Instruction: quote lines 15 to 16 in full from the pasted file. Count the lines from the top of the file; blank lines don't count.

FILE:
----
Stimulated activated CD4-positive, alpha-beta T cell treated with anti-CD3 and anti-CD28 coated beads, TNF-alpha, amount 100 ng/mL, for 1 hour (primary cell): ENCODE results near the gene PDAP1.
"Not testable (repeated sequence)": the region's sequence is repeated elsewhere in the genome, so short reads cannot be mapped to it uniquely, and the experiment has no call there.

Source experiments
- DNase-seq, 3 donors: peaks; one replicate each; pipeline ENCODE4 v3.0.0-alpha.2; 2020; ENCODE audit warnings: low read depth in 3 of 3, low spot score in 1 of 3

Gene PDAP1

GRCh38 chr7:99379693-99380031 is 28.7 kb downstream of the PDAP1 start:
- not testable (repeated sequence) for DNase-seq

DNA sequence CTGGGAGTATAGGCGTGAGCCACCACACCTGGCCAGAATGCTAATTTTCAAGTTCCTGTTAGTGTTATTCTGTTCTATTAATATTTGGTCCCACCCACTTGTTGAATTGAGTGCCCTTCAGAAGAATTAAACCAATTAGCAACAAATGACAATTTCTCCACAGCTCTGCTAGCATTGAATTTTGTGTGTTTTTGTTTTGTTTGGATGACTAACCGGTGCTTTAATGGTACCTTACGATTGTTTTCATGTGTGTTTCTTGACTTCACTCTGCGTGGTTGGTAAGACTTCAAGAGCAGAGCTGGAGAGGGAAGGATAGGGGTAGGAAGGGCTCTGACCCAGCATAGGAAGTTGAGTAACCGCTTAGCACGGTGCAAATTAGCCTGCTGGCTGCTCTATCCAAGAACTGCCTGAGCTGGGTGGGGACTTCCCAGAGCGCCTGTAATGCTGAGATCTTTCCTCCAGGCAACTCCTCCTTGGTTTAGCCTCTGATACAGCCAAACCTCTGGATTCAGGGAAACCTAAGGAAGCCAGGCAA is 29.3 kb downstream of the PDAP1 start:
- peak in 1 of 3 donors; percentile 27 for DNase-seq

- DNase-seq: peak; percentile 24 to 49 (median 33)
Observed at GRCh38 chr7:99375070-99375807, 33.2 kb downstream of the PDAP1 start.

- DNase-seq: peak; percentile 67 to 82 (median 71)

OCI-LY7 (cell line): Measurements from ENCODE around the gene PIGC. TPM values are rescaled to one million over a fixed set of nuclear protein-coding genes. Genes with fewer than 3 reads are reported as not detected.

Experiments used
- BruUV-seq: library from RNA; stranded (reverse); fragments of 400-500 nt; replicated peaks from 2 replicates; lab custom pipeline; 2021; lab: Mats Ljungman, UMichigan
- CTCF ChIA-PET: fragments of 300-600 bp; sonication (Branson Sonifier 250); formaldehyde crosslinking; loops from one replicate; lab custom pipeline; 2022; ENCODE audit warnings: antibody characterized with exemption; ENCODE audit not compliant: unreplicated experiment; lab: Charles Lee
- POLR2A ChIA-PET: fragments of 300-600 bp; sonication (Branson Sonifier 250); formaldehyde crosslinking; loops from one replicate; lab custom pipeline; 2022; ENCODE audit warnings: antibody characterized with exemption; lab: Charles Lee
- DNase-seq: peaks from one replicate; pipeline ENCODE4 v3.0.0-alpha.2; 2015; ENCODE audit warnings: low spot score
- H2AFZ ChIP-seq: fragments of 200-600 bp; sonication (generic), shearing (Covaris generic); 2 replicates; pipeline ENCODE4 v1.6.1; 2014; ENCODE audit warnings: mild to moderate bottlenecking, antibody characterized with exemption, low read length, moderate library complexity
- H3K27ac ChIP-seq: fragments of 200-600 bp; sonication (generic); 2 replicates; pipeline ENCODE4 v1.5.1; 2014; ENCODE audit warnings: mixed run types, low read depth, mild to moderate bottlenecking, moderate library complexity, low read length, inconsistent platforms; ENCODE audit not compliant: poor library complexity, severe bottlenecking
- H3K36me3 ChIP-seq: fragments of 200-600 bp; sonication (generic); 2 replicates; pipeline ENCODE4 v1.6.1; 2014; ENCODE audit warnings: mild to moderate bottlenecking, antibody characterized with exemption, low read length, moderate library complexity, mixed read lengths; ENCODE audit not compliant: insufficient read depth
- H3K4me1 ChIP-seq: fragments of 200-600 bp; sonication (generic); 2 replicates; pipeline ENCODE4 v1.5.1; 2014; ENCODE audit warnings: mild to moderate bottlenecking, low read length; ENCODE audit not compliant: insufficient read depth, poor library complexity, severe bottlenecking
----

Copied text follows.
- BruUV-seq: library from RNA; stranded (reverse); fragments of 400-500 nt; replicated peaks from 2 replicates; lab custom pipeline; 2021; lab: Mats Ljungman, UMichigan
- CTCF ChIA-PET: fragments of 300-600 bp; sonication (Branson Sonifier 250); formaldehyde crosslinking; loops from one replicate; lab custom pipeline; 2022; ENCODE audit warnings: antibody characterized with exemption; ENCODE audit not compliant: unreplicated experiment; lab: Charles Lee